To commemorate the death of Husayn ibn Ali (a grandson of Muhammad), some groups of Shia muslims take to the streets and whip themselves with specially designed chains with razors or knives attached. Other groups slit their heads open with knives (as can be seen in the image above). This awful tradition (called matam) is also practiced by children or forced on them by parents who do the cutting (as can be seen in the introductory image to this list on the front page). Matam is mostly found in Bahrain, Pakistan, India, Afghanistan, Lebanon, and Iraq, and while some Muslims frown upon the practice, many major Muslim leaders endorse it.
Thousands of mourners slit open their heads with swords, big knives and razor blades streaming their blood to signify their grief over the martyrdom of Al-Imam Al-Hussein (p) – the tragedy which caused the sky to rain blood and the earth to bleed – and thus paid rich homage to Al-Imam Al-Hussein (p) who sacrificed everything in defending Islam which is today under obligation to him. [Source – including horrific images]
Satere-Mawe Initiation Rite
The Satere-Mawe people from the Amazon region of Brazil have an agonizing initiation rite for their boys. In order to become a man, the boy must insert his hand into a glove which is woven with drugged bullet ants which have one of the most painful stings in nature. The boy must wear the glove for a full ten minutes and he must do this twenty times over the course of several months. A television reporter (Steve Backshall) undertook the ordeal and described it thus:
“I put my hands into the gloves. Actually, it wasn’t that bad: pretty unpleasant, but bearable; just like the single sting, but repeated over and over again. I stuck it out for the full 10 minutes. [… M]y crew took me out of the line-up and off to get some medical tests done[.] That’s when things started to go wrong. I had suffered several hundred stings, and all of a sudden I went beyond pain. First, I started wailing, then, once that had passed, the floodgates opened — deep, guttural sobbing, uncontrollable shaking, writhing, convulsing. I started to drool, and suddenly I wasn’t responding to anything at all. My legs wouldn’t hold me up, and our doctor was shouting at me to keep moving and not to give in to the urge to lie down and let it take me. If there’d been a machete to hand, I’d have chopped off my arms to escape the pain.” [Source]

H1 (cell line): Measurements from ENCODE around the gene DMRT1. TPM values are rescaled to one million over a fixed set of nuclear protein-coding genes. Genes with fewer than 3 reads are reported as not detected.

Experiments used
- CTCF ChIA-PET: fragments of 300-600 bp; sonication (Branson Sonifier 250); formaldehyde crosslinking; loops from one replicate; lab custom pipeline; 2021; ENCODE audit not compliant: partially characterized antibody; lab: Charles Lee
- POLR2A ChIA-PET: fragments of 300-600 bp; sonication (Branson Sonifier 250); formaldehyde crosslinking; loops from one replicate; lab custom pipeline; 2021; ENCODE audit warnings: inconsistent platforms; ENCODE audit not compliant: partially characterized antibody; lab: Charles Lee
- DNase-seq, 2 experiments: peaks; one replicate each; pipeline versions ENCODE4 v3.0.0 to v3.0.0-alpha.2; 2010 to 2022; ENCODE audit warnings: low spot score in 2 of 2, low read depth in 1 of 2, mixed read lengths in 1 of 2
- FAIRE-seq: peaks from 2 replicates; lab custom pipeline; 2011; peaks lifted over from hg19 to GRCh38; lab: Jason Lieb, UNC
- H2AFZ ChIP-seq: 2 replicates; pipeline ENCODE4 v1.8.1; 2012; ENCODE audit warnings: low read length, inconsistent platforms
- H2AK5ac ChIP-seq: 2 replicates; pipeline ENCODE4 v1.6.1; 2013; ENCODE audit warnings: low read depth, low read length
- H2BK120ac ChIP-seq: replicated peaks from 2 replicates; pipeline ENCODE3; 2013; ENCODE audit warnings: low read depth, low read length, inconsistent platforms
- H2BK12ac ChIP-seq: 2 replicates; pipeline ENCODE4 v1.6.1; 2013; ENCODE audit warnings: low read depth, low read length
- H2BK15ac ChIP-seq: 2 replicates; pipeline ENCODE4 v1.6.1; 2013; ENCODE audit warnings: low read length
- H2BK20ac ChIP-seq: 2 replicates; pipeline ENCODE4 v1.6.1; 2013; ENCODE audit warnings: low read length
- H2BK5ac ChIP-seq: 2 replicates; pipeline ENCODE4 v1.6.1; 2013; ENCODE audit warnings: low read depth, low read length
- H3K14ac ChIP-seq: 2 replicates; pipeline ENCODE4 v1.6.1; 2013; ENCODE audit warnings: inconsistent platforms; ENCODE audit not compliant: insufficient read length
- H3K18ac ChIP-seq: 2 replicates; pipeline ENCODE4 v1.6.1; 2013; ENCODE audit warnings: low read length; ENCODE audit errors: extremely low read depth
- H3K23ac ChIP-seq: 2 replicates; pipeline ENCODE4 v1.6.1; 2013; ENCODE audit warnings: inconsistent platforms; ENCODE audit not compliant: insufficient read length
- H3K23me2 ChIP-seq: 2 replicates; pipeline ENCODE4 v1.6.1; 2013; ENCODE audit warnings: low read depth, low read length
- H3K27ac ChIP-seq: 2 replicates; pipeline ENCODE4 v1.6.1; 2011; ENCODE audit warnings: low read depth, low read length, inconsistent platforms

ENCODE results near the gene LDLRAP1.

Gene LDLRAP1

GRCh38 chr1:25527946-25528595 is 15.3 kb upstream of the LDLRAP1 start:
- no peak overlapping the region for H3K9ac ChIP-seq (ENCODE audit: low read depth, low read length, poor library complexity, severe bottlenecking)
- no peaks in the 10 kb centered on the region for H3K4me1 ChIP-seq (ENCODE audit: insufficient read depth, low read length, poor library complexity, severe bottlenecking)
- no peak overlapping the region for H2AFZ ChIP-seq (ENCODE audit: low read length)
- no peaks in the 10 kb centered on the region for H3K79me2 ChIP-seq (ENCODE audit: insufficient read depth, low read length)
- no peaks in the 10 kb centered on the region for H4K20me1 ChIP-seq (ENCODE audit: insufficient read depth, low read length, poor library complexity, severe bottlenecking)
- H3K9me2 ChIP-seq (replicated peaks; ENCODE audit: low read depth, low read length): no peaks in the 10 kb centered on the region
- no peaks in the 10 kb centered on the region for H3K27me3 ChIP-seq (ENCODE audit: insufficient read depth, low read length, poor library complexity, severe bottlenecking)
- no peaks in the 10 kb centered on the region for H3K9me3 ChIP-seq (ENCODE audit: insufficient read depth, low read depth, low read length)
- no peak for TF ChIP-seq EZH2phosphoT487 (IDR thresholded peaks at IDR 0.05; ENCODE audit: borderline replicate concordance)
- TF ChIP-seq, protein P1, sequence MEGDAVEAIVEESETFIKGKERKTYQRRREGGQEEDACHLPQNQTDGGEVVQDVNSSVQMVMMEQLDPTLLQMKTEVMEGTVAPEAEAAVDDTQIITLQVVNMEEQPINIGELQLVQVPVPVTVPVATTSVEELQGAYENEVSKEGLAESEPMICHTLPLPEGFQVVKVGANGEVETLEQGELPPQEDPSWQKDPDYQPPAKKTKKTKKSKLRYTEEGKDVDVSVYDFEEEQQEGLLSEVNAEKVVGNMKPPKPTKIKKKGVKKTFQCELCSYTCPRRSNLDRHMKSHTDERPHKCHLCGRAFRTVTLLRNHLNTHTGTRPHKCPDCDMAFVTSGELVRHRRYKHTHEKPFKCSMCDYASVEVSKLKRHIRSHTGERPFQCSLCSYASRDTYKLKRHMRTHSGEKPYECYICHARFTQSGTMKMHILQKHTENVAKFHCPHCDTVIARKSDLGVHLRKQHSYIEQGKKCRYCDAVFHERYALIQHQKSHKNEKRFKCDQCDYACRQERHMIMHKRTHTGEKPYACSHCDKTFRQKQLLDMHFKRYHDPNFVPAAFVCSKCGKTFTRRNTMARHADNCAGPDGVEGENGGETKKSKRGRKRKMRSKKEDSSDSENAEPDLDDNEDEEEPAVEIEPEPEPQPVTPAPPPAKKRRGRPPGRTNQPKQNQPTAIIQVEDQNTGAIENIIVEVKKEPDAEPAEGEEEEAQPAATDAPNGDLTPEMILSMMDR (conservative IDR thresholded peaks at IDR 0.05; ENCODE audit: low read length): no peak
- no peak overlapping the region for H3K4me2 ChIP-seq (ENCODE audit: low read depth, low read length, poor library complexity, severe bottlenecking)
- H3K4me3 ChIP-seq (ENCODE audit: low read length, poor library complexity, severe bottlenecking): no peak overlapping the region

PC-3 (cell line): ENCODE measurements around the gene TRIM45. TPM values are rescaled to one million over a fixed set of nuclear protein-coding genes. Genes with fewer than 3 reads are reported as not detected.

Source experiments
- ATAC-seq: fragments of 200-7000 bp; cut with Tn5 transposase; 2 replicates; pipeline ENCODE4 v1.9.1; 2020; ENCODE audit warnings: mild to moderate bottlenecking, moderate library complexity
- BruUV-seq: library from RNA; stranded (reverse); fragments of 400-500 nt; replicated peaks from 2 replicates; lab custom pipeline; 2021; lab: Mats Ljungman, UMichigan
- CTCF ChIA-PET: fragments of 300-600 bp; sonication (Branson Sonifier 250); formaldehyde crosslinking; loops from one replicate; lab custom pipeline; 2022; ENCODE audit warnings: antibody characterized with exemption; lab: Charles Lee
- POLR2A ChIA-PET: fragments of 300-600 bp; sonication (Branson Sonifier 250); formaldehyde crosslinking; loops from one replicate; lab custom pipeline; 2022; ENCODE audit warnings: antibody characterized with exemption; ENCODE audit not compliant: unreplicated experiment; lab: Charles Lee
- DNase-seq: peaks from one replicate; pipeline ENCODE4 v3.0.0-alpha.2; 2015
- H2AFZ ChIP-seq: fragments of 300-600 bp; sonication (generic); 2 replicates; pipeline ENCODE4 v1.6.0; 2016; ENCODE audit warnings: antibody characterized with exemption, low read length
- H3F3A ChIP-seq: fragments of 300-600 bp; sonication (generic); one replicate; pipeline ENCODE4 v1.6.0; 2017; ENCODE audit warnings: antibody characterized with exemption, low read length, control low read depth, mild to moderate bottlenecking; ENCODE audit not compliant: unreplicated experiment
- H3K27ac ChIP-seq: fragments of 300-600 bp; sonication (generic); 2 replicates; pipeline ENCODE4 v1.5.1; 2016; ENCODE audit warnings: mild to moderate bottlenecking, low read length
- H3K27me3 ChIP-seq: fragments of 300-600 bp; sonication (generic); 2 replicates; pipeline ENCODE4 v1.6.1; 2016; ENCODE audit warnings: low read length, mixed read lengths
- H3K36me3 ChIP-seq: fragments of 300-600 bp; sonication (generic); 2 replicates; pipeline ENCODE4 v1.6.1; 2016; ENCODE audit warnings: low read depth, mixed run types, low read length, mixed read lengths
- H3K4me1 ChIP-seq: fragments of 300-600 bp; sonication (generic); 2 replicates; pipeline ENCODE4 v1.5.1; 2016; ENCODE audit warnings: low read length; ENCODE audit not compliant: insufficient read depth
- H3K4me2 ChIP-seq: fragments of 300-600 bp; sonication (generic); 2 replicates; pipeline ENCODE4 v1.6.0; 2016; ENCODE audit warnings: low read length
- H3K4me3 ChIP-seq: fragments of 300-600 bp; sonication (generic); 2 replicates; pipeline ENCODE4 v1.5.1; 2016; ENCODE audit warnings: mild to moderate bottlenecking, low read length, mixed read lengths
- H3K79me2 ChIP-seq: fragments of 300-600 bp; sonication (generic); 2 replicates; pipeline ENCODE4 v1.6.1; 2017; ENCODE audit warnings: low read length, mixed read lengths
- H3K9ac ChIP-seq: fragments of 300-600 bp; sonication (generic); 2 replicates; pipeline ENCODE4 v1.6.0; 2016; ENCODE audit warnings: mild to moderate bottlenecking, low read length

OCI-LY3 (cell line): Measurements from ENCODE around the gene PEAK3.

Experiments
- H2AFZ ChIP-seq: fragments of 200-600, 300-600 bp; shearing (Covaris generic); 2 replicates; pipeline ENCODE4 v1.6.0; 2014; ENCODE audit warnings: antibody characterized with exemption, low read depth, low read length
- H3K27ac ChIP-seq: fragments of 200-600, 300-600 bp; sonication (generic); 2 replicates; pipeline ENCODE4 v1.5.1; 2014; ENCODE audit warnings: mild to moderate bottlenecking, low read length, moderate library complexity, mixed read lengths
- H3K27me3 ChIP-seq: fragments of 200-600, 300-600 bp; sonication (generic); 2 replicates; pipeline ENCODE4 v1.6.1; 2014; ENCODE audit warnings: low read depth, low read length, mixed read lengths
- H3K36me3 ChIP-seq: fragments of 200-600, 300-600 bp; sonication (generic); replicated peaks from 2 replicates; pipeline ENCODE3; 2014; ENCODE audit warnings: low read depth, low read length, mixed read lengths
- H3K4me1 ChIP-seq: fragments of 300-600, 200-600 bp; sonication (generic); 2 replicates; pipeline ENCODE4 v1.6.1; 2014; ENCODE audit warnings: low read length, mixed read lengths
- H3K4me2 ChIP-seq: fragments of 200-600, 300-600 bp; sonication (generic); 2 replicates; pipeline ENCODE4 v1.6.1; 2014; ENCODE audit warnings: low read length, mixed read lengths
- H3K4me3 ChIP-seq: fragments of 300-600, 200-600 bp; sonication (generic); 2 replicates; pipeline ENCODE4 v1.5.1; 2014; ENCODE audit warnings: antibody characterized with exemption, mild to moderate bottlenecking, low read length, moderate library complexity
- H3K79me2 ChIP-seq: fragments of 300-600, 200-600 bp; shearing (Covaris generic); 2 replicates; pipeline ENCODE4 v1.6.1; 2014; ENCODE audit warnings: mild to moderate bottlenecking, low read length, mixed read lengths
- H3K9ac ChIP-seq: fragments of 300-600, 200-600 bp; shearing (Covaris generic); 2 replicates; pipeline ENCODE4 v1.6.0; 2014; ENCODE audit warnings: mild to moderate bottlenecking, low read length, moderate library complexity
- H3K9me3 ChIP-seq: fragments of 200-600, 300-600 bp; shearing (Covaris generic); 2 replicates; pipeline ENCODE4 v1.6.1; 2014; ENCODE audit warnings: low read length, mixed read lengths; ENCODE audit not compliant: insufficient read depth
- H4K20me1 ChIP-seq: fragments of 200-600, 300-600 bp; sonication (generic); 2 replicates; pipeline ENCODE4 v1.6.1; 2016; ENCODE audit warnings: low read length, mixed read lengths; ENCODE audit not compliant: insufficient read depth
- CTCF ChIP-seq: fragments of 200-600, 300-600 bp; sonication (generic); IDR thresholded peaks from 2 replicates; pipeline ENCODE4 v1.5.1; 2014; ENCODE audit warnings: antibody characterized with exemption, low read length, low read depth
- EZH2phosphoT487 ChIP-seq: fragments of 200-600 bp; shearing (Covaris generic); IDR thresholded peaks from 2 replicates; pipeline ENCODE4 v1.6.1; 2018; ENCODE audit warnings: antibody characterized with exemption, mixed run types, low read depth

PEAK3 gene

Every year in Solapur (a region in Maharashtra, India) parents get together to throw their babies off the top of a 50 foot tower. The babies are caught in a sheet held by other villagers on the ground. The parents believe that the practice will give their children long and healthy lives. This is practiced mostly by Muslims but some Hindu families also engage in it. Parents that partake are usually those who have become pregnant after praying at the Shrine of Baba Umer Dargah. Local authorities provide policing for the event despite the fact that national government is opposed to it.
The Aghoris are members of a Hindu sect who worship Shiva, whom they see as the supreme god. Because they believe that Shiva created everything – they consider nothing to be bad. For this reason they engage in a variety of sexual practices, they drink alcohol, take drugs, and eat meat. Nothing is considered taboo. But the thing that makes their ancient traditions bizarre is that they are also practicing cannibals and their temples are cremation grounds. An aghori lives in the cremation ground and is able to support himself there – his clothing comes from the dead, his firewood comes from the funeral pyres, and food from the river. When a person is cremated, an aghori will coat himself in the ashes of the body and meditate on the dead.
The most shocking aspect of the Aghori life is their cannibalism. Dead bodies that are found floating in the river are gathered up and meditated on. The limbs are then removed by the Aghori and eaten raw. If you are interested in watching a fascinating documentary on the Aghoris, you can watch an excellent one here in full. A much more in-depth article on the aghoris can be seen here on Cogitz. It also includes a link to a much more gruesome video of the cannibalistic practices.